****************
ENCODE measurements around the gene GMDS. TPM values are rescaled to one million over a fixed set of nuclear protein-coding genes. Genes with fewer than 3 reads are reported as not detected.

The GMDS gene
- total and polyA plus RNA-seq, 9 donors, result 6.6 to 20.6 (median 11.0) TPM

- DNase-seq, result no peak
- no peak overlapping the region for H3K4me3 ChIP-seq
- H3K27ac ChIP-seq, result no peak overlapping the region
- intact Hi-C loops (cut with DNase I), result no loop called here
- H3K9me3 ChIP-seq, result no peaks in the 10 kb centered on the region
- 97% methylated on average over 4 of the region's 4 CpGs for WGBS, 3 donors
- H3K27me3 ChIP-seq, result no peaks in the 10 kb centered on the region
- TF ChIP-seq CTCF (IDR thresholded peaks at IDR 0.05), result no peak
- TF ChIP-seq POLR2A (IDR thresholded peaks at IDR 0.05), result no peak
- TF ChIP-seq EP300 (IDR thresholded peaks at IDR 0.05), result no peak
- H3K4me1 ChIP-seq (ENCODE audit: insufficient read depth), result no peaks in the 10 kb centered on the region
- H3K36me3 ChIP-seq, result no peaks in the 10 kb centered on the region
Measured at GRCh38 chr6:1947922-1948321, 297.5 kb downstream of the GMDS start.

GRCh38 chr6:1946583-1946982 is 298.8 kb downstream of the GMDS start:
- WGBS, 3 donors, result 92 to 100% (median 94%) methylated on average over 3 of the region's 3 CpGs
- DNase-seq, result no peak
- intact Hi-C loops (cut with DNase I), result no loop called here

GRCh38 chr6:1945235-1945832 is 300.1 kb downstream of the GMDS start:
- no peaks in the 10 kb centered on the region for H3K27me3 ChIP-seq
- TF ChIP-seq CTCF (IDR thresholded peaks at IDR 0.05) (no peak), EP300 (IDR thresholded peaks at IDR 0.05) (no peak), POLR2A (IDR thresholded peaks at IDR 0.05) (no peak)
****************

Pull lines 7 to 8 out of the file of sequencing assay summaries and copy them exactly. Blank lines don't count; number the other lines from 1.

- intact Hi-C loops (cut with DNase I), result no loop called here
- H3K9me3 ChIP-seq, result no peaks in the 10 kb centered on the region